In connection with the photography exhibition "European Eyes on Japan vol. 9" held at the Kagoshima City Museum of Art on 8-20 April 2008, the EU-Japan Fest Japan Committee co-sponsored an essay contest with the local newspaper Minami-Nippon Shimbun. Visitors to the exhibition were to express how the work shown in it affected them, and the contest received 215 submissions from people aged 6 to 78 years old. These three essays were awarded the top honor in the contest.
It was as if I was being pulled gently back into the past. Before I knew it I had been enchanted, pulled in by a powerful gravity.
Morning. Afternoon. Evening. One could easily be convinced that it is any of these times of day, and yet it is also distinct from them. It is just the past.
Surely the photographer would seem to be taking a photograph of the present, so what is this feeling of nostalgia?
A moment later, children appear in the schoolyard. They start to play, their cheerful voices rising. Look, there too on the horizontal bar, in the foreground! Looking closely I am able to find my young self there with them.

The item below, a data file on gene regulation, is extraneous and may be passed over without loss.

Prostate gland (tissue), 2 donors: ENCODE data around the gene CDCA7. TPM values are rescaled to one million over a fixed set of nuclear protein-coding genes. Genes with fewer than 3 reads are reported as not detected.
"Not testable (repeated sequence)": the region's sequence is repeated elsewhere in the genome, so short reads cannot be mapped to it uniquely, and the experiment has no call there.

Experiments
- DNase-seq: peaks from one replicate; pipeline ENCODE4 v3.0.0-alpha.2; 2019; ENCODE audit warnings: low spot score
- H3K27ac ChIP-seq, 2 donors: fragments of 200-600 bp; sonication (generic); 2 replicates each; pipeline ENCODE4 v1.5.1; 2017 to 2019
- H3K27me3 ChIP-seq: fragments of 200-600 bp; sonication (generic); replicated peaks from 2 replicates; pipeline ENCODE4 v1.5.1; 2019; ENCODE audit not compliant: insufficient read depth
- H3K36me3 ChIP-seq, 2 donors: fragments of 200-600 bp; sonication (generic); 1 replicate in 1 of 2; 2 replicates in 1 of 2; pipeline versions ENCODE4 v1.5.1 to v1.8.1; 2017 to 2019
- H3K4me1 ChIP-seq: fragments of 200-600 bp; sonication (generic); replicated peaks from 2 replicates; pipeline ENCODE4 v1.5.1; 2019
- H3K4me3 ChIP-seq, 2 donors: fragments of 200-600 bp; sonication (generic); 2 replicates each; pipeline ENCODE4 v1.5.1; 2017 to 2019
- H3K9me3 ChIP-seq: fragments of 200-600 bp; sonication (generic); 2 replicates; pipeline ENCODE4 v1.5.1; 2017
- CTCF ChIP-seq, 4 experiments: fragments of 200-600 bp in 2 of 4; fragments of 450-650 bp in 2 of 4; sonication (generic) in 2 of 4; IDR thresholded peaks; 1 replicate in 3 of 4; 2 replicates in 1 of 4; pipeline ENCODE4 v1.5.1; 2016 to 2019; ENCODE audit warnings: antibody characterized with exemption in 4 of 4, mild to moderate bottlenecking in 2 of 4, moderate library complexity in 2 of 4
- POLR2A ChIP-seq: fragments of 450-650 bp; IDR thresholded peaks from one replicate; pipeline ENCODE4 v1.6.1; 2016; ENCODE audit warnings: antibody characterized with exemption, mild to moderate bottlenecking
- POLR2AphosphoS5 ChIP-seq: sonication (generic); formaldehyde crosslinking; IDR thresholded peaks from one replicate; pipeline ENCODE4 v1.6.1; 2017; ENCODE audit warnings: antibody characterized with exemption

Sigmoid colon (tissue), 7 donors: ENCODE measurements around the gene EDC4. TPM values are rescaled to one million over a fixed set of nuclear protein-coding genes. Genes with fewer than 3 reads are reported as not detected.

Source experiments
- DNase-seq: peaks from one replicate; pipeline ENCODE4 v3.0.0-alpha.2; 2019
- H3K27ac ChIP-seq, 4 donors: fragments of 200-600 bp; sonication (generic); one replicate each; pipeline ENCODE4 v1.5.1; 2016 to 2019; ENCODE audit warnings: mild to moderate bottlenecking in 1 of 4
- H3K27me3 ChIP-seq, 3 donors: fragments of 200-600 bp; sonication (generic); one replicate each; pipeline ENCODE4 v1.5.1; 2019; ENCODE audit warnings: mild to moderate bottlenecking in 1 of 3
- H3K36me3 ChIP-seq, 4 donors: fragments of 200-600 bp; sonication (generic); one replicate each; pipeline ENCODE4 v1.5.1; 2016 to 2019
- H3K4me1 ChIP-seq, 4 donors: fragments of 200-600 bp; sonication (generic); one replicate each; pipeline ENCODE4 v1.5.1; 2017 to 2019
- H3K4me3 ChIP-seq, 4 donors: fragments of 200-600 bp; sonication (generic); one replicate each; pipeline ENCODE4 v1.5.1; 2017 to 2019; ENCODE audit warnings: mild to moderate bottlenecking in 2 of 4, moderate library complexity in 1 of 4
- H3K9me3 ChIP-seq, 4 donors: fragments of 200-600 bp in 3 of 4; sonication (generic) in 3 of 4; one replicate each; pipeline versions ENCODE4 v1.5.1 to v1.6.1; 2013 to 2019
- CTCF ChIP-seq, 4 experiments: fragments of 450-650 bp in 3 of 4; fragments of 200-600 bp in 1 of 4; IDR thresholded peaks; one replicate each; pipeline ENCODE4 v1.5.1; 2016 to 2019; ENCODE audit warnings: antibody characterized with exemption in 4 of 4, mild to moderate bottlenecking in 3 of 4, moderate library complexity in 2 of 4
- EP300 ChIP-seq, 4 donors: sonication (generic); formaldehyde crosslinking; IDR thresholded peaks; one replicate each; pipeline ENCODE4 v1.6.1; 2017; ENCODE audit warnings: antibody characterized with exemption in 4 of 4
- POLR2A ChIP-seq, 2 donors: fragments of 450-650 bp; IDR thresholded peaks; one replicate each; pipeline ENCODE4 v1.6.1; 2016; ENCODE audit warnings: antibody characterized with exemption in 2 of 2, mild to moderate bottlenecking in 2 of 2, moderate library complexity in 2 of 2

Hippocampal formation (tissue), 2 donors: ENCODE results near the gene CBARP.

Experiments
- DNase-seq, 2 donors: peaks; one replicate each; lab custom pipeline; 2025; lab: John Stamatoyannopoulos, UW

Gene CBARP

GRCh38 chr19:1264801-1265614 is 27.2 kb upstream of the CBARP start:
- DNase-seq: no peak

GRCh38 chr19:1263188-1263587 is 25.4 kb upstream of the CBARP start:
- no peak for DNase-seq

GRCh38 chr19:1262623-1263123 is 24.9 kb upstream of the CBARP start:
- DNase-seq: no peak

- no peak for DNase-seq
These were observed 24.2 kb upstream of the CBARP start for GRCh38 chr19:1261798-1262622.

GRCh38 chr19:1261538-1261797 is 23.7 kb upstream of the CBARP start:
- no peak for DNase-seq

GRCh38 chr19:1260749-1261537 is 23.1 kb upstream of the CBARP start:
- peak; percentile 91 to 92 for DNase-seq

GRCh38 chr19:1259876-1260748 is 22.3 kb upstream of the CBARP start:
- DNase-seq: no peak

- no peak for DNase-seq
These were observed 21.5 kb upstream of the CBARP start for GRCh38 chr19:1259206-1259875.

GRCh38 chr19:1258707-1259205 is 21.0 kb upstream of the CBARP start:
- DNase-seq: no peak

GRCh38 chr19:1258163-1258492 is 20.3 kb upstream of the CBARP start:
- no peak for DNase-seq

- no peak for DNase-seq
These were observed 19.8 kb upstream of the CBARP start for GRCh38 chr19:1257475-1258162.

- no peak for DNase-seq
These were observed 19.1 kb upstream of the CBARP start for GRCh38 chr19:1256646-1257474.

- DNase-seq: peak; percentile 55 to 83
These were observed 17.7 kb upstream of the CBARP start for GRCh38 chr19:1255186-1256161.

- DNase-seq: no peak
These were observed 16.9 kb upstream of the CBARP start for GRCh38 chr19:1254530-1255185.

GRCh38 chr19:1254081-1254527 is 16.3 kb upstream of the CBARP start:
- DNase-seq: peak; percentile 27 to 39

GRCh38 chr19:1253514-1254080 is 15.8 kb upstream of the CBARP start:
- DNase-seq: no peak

Having imagined this, I returned to my senses.
What is this photograph? It is remarkable!
Nothing in the frame is active. And yet, mysteriously, it is not lonely. Rather, it immerses me in an all-consuming nostalgia.
I think it might be the color. I like it a lot. It is lighter than sepia, its yellows vivid. It is the color of a ginkgo leaf withering into a gold color, or a treasure box full of ancient treasure. While it makes me feel the end of time, it shines vividly. Because the clouds that hang above the school shed a blurred light, the brightness is increasingly real, and from this, motion is born. The temperature of the air, the smell. If the wind blows, the dirt on the school yard will fly up. The familiar fern palm that, by its mere presence, makes one think, “Yes, Kagoshima.”
Condensed in this space are lovely and precious things that slowly move me. Photographs reflect the photographer’s feelings. A photograph taken with a feeling of affection for a place or an appreciation of its beauty will be wonderful, but a photograph taken in the absence of these feelings will be something different altogether. This is to say that the familiarity and attachment I felt was most likely also experienced by Mr. Nicu Ilfoveanu himself. I am even compelled to ask him if this was truly his first visit to Kagoshima.
This is not a first meeting. It is a reunion. This word is a perfect fit when explaining my encounter with this photograph.
I thank you for a wonderful reunion with a past I had treasured, with a place I had loved, and with feelings I had forgotten for a time.